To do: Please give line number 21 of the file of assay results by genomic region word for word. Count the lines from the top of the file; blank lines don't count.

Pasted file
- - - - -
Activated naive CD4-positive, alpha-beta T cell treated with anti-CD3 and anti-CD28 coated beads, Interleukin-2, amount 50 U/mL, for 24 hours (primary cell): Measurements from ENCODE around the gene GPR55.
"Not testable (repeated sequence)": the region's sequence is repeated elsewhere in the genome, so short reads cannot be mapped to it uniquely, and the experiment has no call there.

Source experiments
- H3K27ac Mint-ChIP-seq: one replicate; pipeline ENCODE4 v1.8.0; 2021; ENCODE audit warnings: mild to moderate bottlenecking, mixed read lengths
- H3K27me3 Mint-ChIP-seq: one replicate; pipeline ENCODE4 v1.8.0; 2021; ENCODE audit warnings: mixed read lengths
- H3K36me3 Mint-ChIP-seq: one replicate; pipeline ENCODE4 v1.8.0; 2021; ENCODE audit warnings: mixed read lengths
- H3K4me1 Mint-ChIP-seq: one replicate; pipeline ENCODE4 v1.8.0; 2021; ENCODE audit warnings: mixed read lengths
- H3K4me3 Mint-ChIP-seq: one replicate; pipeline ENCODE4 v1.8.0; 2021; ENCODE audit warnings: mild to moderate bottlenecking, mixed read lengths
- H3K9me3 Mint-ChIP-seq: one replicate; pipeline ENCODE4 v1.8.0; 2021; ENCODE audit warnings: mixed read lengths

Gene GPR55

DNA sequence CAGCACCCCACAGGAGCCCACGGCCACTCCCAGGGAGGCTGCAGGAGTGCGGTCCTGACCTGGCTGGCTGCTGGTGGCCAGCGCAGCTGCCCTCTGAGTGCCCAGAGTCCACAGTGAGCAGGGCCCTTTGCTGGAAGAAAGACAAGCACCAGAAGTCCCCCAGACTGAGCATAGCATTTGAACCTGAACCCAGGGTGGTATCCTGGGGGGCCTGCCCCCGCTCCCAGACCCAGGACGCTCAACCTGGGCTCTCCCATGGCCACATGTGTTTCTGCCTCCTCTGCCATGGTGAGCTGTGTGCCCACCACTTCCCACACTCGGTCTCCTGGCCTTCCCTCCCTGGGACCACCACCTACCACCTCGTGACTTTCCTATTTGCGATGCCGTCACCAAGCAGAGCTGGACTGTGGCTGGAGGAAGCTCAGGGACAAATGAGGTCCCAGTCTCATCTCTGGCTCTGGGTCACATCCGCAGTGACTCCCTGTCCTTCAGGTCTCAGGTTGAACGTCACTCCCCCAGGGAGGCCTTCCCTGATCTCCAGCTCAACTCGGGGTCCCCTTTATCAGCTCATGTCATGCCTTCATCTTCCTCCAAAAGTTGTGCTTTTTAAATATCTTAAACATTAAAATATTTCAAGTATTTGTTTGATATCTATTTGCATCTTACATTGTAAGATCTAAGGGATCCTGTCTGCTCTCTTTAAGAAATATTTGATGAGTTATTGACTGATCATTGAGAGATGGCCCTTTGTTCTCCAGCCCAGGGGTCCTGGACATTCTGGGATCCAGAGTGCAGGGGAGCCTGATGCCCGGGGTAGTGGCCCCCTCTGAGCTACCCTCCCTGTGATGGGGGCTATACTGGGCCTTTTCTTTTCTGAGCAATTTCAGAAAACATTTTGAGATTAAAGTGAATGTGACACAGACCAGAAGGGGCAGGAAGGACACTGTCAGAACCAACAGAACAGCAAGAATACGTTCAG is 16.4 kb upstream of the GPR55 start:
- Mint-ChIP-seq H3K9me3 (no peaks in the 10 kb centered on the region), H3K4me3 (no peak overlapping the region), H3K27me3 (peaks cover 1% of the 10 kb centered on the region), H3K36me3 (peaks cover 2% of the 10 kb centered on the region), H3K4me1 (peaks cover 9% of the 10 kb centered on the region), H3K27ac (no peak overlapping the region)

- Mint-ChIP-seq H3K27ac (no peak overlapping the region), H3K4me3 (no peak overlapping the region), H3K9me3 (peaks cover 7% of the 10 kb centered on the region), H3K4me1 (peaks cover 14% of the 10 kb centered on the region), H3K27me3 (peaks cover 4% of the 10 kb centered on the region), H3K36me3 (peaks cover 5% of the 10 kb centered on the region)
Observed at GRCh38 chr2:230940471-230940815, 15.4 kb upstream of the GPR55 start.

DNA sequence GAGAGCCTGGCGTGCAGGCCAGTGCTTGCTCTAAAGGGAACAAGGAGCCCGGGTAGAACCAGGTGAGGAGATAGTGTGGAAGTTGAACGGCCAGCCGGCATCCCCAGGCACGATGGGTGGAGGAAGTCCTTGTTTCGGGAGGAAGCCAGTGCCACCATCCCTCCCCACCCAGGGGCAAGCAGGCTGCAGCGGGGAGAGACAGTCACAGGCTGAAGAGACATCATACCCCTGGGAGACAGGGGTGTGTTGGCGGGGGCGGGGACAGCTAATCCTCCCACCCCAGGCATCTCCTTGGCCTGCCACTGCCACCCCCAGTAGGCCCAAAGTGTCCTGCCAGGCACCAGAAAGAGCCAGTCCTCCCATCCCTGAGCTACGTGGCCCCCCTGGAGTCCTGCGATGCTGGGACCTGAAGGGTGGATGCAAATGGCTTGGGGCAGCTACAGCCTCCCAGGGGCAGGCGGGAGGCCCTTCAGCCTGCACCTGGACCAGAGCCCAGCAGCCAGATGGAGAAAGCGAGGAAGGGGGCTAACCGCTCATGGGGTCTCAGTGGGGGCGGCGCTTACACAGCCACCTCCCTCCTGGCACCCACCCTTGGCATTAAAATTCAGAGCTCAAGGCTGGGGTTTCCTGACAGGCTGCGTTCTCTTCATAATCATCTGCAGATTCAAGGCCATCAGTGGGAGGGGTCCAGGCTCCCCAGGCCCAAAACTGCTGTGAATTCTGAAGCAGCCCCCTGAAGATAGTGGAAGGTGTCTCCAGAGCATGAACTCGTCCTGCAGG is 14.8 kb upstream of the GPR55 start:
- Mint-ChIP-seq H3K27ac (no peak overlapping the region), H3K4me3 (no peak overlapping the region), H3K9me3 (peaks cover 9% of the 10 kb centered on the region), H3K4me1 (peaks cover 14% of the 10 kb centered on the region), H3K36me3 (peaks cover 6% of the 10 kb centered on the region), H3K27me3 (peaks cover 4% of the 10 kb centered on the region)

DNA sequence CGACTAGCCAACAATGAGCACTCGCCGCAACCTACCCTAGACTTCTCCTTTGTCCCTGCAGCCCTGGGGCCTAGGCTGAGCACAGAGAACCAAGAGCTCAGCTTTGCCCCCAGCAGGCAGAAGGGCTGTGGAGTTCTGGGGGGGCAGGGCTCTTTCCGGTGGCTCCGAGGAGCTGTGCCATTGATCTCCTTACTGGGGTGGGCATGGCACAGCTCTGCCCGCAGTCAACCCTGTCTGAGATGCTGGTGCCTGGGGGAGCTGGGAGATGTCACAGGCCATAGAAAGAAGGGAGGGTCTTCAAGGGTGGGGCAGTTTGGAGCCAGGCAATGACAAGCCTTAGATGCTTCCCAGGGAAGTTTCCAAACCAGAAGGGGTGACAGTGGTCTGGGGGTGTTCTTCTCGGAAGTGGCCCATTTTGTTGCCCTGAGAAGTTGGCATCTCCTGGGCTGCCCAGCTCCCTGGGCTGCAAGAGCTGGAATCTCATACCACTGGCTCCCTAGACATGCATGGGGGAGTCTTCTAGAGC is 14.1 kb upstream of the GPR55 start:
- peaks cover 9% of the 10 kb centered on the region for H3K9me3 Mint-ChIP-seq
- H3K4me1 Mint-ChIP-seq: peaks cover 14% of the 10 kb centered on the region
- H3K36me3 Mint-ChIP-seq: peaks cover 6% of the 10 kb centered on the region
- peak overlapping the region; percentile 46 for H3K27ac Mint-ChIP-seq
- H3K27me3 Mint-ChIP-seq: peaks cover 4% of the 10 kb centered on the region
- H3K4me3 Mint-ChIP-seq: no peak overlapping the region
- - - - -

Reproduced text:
- peak overlapping the region; percentile 46 for H3K27ac Mint-ChIP-seq